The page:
For a wider shade range, albeit at a higher price point, you could try Slip — I mean just look at this gorgeous burgundy! Alternatively, you could try Quince. Their silk pillowcase goes for $40, cheaper than both Slip and Brooklinen, and comes with a zip closure to make sure your pillow stays snugly within the pillowcase. Target also sells one ($30)!

The only major downside to the pillowcase has been having to wash it by hand, but honestly, it’s not so bad. They air-dry pretty quickly and the benefits outweigh the cost. If you’re a vegan, I know that silk might not be an option for you (the silk in this pillowcase is a mulberry silkworm byproduct), but you could still get many of the same benefits from a satin pillowcase! Satin is synthetic and as a bonus, machine-washable, though it does feel slightly less luxe.

If you, too, want MILFy vibes without having to have children, I highly, highly recommend a silk pillowcase!


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ashni

Ashni is a writer, comedian, and farmer's market enthusiast. When they're not writing, they can be found soaking up the sun, trying to make a container garden happen, or reading queer YA.

ashni has written 18 articles for us.

10 Comments

  1. I used a silk pillowcase and noticed… No changes! Which is sad. Also, I knew this going in but the silk definitely changes colors permanently from things like… Getting my conditioner and shit all over it and being washed. Which sucks!

    Super cool you had luck with it and would accept any tips

  2. YMMV but I wash my silk pillow cases (blouses and any other silk products) on tap cold, delicate and then lay flat to dry. It’s never done me wrong.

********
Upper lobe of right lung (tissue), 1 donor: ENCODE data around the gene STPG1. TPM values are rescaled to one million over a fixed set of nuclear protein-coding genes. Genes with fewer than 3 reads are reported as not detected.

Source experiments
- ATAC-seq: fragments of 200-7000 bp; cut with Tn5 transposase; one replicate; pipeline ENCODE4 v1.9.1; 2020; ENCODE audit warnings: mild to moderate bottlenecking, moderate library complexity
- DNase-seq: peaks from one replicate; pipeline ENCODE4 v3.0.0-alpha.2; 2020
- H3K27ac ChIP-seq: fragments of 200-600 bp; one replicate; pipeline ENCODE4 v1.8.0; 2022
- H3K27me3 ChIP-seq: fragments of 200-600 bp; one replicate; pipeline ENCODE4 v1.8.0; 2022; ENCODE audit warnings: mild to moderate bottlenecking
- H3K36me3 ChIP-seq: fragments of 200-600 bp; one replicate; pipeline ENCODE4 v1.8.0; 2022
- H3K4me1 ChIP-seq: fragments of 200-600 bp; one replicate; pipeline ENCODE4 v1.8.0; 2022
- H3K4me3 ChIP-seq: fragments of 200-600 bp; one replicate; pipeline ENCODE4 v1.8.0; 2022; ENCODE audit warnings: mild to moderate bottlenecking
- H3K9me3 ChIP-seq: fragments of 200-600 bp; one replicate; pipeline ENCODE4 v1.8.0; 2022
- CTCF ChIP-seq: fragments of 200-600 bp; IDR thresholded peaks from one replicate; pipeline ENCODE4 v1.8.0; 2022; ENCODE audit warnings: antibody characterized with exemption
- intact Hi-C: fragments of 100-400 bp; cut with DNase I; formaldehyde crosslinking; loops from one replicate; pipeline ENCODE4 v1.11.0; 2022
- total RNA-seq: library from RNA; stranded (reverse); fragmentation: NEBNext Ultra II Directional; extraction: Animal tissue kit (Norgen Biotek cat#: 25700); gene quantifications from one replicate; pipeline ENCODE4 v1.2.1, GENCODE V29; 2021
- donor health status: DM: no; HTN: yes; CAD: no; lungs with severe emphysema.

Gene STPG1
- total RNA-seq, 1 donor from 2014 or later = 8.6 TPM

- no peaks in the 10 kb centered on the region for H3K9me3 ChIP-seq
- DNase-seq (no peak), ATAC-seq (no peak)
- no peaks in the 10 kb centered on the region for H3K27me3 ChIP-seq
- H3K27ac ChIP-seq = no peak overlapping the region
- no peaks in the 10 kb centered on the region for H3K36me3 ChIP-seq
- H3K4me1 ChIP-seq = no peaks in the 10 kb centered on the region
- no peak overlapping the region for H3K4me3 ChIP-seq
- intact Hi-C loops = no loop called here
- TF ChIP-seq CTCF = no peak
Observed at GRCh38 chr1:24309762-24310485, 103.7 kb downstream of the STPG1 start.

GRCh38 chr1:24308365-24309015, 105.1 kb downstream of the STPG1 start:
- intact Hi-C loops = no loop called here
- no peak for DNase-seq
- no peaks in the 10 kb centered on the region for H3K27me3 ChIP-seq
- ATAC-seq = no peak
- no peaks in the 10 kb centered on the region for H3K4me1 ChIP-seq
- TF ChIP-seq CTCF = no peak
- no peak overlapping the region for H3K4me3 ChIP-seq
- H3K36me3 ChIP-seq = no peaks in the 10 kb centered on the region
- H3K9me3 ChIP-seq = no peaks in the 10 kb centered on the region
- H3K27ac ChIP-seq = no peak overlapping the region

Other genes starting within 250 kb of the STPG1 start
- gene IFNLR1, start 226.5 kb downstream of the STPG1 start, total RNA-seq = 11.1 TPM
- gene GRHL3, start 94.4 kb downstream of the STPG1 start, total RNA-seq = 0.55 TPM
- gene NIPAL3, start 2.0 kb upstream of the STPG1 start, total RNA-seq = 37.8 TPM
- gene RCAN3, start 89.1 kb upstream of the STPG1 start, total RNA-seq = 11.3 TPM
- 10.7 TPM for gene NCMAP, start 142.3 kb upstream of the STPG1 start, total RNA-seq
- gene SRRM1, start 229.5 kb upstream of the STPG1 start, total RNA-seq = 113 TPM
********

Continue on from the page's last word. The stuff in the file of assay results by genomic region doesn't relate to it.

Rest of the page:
Silk pillowcases are amazing though! I love how much better my hair looks with them.

  3. Oh that celestial pattern is fantastic!

    I do love silk in garments, I usually try to recycle trift shop finds, especially those with unfortunate colours from the bargain bin, since it can be dyed. I’m not fancy enough for silk pillowcases though.

    Btw: from a textile nerd, and because I want people to know what they need to buy for alternatives. Silk is the fiber type. Satin is a type of weave, and can be made with all sorts of fibers. (Satin weaves have long floats making them very smooth and drapey.) What people want for pillowcases is usually a silk in satin weave. Other types of woven silks can be far less smooth. In some countries if you ask for a “satin” fabric, the synthetic option is what they point out for you, so terminology may differ depending on place.

    For vegan options you can go for a synthetic satin weave. They look smooth and shiny. Polyester isn’t exacyly environmentally friendly though. And they can cause static and aren’t breathable. Imo a better alternative is viscose types, like lyocell, that is somewhat more environmentally friendly and very smooth. Or a classic like linen, but it needs a couple of washes at least to make it very soft. Very strong though, will last you a long time. There are reclaimed silks and silks that don’t kill the worms, but they tend to be far less smooth.

  4. I have a silk eye mask now and notice fewer pimples on the bridge of my nose than when I had an eye mask with synthetic fabric. I haven’t splurged on silk pillowcases yet because i have oily skin and hair, so my cotten and linen ones have been treating me fine, and it hasn’t felt like a need! I have been thinking about it though…